Not-Being in a Poem
“I’ve not been on a boat before.”
“You can’t not-be on a boat. What you’ve been is not on boats.”
— Rosencranz and Guildenstern Are Dead
In Robin Helweg-Larsen’s The Word:
- If all gods are fools, is the converse also true?
- Does “rightly” express a preference for atheism or anti-theism?
- Is the view attributed to the agnostic coherent or self-contradictory? Is the “agnostic” really a scientist?
- Does the poem logically deny its own existence?
In David Whippman’s Earthbound, does the poem praise nostalgia or implicitly question its value?
In John Thiel’s The Final Note, what does the account seem to consider to be mistakes in musical composition and improvisation?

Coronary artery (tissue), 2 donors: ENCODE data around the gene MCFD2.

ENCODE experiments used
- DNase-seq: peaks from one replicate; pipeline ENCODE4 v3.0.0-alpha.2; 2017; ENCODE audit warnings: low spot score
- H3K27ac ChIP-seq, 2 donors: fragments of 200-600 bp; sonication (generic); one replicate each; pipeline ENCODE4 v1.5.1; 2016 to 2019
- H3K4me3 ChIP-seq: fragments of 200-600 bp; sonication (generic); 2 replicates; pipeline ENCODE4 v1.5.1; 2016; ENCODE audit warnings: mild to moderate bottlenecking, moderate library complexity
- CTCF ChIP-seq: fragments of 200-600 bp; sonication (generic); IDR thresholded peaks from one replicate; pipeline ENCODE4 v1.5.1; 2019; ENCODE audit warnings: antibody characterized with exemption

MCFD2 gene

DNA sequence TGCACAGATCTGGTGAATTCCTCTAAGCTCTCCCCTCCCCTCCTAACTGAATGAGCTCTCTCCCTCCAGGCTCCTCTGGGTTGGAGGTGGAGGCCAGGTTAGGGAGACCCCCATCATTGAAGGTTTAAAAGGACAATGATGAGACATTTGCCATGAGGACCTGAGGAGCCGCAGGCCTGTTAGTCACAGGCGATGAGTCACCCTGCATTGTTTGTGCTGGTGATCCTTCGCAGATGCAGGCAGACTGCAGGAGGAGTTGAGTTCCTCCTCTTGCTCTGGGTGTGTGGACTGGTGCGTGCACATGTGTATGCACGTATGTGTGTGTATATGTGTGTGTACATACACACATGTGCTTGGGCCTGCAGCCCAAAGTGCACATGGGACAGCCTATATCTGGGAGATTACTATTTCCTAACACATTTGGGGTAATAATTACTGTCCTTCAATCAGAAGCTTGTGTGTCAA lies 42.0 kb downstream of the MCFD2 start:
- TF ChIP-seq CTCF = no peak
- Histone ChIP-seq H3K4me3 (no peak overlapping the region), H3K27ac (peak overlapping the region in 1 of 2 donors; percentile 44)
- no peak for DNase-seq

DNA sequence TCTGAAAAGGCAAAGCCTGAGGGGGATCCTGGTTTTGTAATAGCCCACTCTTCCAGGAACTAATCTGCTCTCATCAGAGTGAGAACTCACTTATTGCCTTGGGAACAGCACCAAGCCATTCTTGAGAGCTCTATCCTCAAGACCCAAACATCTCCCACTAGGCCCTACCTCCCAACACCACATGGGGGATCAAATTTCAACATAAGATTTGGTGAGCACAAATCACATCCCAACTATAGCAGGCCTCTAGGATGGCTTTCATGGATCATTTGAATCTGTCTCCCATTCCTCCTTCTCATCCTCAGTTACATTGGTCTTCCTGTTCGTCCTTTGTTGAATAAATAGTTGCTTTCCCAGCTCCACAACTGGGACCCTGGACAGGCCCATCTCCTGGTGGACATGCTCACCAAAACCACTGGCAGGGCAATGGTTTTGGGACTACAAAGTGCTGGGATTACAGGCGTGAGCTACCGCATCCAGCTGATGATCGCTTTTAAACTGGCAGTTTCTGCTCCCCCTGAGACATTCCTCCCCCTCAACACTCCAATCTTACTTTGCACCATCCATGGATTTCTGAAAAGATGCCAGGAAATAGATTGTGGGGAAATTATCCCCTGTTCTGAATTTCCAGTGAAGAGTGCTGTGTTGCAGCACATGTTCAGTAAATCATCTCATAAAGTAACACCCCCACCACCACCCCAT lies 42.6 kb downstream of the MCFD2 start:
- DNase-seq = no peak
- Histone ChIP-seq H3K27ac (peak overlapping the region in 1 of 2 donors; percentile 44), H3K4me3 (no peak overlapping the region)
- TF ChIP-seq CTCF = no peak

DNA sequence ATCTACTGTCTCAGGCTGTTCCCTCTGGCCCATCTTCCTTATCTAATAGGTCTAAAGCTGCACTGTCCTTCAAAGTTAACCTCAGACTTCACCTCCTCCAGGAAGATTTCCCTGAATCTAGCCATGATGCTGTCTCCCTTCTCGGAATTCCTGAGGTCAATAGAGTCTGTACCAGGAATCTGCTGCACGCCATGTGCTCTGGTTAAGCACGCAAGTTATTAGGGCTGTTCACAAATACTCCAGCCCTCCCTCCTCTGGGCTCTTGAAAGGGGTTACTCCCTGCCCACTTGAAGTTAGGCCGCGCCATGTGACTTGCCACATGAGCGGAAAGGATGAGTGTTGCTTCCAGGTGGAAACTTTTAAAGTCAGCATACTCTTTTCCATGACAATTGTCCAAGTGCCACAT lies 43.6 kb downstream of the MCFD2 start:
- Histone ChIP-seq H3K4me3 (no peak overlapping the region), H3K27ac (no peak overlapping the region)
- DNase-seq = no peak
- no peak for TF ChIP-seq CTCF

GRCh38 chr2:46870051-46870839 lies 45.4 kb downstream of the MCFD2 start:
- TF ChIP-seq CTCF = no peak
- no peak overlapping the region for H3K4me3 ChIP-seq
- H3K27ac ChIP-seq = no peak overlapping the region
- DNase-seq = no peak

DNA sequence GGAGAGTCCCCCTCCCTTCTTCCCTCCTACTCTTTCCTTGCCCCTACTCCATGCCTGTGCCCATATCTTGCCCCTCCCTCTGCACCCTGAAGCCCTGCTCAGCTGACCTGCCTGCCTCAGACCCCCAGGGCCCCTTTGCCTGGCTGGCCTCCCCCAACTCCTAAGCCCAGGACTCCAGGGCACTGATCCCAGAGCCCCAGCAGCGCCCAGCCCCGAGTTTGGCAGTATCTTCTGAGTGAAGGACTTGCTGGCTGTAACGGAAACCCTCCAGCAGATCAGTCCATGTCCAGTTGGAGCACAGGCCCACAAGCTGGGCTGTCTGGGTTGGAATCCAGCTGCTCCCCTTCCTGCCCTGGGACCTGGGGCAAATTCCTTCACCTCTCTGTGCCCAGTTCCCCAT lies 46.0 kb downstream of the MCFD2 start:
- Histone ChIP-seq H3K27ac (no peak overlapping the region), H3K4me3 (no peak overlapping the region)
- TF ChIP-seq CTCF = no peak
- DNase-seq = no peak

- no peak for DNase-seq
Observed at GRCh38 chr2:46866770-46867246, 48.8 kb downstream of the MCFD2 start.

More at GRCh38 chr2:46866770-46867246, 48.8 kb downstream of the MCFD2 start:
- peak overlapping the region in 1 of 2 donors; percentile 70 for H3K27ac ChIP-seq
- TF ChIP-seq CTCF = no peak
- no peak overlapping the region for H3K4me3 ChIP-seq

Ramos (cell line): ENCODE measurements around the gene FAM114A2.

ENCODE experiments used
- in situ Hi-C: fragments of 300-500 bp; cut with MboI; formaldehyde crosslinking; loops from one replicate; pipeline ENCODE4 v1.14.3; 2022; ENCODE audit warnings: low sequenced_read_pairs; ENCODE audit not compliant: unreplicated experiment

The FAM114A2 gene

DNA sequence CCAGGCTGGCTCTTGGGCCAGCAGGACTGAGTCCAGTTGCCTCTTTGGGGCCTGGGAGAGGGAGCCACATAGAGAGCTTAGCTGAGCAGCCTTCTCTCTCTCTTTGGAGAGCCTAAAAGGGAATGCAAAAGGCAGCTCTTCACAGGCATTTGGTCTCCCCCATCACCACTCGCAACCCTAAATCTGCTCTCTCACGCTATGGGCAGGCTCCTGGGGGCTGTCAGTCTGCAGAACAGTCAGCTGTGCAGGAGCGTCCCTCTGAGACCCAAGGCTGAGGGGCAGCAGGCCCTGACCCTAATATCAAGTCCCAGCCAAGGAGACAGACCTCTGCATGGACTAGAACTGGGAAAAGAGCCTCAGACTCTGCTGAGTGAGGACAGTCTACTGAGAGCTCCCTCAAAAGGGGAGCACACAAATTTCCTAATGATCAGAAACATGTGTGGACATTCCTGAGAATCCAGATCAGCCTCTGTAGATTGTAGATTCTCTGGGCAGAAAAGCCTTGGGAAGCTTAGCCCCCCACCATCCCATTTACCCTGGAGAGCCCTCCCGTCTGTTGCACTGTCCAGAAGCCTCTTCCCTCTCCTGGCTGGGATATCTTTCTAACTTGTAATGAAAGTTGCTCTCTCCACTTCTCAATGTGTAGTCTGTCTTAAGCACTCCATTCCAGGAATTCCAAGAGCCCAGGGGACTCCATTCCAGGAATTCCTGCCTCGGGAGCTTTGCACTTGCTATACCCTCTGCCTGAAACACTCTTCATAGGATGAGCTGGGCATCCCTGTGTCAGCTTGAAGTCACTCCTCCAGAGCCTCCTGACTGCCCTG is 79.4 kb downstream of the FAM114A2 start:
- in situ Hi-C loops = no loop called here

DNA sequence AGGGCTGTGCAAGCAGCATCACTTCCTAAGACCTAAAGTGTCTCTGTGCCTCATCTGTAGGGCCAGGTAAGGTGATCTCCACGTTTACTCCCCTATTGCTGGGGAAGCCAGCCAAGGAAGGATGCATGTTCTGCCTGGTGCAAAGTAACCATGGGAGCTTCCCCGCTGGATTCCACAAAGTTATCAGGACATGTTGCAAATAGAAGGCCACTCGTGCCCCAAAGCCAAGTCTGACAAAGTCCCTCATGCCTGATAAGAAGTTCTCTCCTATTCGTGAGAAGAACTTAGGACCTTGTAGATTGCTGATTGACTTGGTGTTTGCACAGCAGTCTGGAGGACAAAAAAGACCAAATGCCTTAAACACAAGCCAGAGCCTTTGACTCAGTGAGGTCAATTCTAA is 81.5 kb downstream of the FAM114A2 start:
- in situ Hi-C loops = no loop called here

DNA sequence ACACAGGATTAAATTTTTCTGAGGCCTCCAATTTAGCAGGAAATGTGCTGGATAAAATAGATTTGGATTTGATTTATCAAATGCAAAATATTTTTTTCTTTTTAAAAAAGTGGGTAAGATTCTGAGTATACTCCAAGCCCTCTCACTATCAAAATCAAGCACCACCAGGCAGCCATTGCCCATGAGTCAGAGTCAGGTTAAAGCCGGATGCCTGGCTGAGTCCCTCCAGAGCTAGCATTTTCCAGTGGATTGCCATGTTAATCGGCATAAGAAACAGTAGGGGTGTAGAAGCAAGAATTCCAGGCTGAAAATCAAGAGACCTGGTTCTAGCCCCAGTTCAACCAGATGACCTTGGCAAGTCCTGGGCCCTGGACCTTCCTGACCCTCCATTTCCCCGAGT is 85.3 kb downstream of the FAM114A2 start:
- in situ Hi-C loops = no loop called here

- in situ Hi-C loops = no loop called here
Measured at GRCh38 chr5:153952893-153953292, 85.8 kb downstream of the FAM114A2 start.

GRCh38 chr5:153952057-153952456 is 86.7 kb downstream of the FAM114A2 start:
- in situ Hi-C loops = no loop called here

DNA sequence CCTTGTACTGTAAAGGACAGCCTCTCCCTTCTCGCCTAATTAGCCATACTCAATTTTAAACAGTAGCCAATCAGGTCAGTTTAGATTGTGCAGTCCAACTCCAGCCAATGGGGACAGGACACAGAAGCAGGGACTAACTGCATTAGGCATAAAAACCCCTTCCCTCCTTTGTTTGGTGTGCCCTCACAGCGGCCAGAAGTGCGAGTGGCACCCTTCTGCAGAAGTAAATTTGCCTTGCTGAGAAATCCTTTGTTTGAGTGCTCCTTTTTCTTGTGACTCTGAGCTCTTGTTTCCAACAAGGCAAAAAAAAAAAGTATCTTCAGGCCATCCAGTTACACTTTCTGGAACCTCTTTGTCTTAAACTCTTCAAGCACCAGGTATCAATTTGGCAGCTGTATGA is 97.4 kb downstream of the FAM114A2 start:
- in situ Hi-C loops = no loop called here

In Clark Zlotchew’s The Smell of Land:
- Is the main character’s name, “Perdue,” fitting, or does it give the story away in advance to French-speaking readers?
- What is the function of the dream goddess’s interaction with the priests?
- What does Ed Perdue think the goddess’s feet of clay symbolize? What might they actually symbolize?
- What leads Ed Perdue to reject Vikki? Are his motives understandable? If he has a tragic flaw, what might it be?
- Ed Perdue is a sailor. What might the title “The Smell of Land” alert the reader to in advance?
- In what way is the story a modern variant of the myth of Orpheus and Eurydice?
What is a Bewildering Stories Challenge?